The next iteration will look similar to an “Apple product,” CEO says
It’s been a little over 180 days since Worldcoin publicly launched – and its futuristic looking Orb device is getting an upgrade, Alex Blania, CEO and co-founder of Tools for Humanity, shared exclusively with TechCrunch.
“The new orb is coming” and the “next iterations will look quite different,” Blania said during a fireside chat at a StrictlyVC event on Wednesday. He noted that he joined the company about four years ago and the Orb’s initial design predated his career at the company.
The next Orb will roll out the first half of this year and will have alternative colors and “form factors,” in an effort to look “much more friendly,” Blania shared. Overall, it is going to look “way [more] tuned down” and similar to “an Apple product,” he added.
Tools for Humanity is the company that created Worldcoin, the crypto project co-founded by Blania, Sam Altman and Max Novendstern. To date, it has raised about $250 million from investors like a16z, Bain Capital Crypto and others.
The startup is well-known across the venture capital and crypto spaces for its eyebrow-raising Orb device, which scans peoples’ irises then assigns them a “World ID” that lets users access Worldcoin’s application and a digital passport. The verification process aims to prove individuals’ identities and stop anyone from making multiple accounts.
Blania joked that many people in the U.S. are “obsessed” with the design of the Orb – and to be fair, it makes good sense. Its flagship device is a five-pound chromatic bowling ball-sized device that looks like something out of a sci-fi movie. People either “hate it or they love it,” he added.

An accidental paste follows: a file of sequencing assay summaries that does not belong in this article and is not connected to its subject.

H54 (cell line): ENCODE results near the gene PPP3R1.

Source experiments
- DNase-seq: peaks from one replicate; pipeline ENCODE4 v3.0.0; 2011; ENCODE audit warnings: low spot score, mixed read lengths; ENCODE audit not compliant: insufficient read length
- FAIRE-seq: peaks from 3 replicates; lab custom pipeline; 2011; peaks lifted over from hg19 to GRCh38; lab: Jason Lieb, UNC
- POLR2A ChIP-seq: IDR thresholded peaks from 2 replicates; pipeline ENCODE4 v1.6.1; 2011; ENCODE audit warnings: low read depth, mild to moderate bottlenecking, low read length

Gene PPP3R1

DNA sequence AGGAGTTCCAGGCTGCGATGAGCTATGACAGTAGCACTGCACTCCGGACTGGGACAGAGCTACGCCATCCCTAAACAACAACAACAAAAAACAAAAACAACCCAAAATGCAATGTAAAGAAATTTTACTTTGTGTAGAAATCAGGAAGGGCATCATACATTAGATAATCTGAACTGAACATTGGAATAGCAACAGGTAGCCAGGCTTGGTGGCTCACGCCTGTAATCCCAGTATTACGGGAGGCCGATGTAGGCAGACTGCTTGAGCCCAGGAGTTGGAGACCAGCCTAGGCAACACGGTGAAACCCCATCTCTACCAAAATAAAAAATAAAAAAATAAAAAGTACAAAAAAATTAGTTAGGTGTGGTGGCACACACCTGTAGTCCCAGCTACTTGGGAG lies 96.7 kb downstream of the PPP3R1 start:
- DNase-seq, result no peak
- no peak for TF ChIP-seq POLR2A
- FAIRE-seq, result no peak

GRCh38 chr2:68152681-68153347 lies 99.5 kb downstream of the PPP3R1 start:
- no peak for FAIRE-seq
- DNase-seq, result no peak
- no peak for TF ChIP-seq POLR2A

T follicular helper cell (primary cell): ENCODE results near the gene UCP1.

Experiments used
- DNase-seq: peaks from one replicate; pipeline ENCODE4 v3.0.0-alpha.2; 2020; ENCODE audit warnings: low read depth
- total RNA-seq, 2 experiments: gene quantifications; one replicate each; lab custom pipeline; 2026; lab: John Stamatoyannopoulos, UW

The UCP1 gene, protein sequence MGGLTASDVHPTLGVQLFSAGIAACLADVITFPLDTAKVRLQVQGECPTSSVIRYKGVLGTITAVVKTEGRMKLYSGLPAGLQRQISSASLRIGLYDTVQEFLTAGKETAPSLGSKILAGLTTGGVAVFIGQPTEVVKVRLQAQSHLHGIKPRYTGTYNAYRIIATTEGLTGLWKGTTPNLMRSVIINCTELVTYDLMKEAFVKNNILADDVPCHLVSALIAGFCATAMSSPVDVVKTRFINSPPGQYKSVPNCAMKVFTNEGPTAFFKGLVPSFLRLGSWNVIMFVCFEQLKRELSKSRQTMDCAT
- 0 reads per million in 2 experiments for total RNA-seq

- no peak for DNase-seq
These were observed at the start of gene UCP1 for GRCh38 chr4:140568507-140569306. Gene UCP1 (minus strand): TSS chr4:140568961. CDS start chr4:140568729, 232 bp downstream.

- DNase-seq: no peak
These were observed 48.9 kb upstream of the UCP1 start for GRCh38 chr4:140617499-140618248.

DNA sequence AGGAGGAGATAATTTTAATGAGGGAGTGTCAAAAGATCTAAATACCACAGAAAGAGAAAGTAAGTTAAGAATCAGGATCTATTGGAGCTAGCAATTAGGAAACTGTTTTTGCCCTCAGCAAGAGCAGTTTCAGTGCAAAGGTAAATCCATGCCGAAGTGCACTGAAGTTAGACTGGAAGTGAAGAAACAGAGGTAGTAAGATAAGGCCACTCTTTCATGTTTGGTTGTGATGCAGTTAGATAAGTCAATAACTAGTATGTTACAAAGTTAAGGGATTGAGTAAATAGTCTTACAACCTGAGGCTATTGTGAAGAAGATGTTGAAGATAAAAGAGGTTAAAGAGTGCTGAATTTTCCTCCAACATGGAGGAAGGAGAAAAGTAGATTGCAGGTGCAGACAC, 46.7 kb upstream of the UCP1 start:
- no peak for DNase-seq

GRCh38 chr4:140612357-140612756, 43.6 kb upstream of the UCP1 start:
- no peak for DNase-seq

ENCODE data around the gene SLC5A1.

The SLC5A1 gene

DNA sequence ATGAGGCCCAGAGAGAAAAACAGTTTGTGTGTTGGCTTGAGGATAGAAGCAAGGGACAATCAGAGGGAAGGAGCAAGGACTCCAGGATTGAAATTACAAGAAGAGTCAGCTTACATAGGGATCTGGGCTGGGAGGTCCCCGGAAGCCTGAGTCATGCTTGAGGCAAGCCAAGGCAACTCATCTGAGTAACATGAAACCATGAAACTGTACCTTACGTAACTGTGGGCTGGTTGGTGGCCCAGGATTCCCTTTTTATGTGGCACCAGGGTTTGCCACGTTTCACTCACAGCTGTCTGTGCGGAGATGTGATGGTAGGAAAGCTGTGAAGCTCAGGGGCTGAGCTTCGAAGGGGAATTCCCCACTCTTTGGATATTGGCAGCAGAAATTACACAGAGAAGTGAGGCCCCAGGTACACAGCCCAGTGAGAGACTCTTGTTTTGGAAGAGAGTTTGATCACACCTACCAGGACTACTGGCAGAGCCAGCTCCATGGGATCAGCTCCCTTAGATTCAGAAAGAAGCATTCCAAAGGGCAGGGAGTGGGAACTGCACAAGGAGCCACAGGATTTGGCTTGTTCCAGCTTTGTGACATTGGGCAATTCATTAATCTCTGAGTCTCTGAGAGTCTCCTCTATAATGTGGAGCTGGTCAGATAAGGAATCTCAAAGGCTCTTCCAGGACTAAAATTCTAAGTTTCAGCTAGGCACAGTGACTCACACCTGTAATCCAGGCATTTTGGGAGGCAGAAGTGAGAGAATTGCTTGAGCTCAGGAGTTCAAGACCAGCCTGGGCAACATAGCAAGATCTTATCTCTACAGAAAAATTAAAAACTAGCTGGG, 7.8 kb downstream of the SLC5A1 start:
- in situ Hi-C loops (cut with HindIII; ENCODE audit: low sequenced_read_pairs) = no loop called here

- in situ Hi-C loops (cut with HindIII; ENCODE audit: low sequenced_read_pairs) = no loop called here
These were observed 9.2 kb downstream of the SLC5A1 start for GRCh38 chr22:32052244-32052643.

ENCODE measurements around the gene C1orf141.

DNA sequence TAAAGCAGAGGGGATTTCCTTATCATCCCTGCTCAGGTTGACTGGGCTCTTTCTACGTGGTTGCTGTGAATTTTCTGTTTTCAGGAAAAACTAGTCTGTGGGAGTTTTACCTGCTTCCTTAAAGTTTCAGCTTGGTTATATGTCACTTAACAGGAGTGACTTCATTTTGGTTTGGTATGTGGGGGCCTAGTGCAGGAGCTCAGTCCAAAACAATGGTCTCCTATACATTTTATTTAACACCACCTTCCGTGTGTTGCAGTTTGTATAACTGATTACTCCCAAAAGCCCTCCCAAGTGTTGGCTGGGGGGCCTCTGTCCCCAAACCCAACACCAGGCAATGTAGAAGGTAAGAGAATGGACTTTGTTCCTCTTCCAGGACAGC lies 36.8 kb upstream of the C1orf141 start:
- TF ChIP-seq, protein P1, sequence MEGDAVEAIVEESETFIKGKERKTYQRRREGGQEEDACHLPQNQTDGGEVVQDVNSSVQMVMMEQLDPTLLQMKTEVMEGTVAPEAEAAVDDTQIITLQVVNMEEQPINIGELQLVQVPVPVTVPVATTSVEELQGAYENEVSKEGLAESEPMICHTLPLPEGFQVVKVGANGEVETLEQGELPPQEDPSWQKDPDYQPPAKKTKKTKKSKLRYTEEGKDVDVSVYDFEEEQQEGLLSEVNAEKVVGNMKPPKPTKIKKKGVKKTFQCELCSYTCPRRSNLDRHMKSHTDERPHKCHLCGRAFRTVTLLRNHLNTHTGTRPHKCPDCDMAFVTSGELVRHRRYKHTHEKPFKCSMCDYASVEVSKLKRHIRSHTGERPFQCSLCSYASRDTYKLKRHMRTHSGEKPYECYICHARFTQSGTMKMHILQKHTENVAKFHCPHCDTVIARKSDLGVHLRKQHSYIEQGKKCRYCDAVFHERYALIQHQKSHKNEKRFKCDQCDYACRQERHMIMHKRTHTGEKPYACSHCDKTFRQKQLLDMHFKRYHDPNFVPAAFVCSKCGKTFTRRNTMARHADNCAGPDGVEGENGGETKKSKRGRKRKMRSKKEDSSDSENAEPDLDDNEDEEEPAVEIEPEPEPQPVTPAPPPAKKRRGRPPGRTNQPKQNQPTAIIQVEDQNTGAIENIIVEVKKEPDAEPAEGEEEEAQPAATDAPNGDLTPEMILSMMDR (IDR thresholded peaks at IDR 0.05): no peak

And while some may be skeptical of it – during the StrictlyVC event in downtown San Francisco, a “couple dozen” attendees scaned their irises in exchange for a World ID, a Tools for Humanity employee manning its booth shared. The employee added that there has also been “field testing” for the new Orb.
During its beta testing period, the project focused on adoption in Buenos Aires, Argentina; Nairobi, Kenya; Lisbon, Portugal; and Bangalore, India. As a result, it faced some backlash from critics, who argued that it targeted developing economies. Separately, Worldcoin went on a bit of a world tour last year, hitting major cities like Tokyo, Miami, New York City and San Francisco in an effort to expand its presence.
Over the past seven days, more than 190,000 new accounts were created and about 3.13 million people total have signed up for Worldcoin, according to its website.
“The thesis is very simple, we race toward billions of users as fast as we possibly can,” Blania said.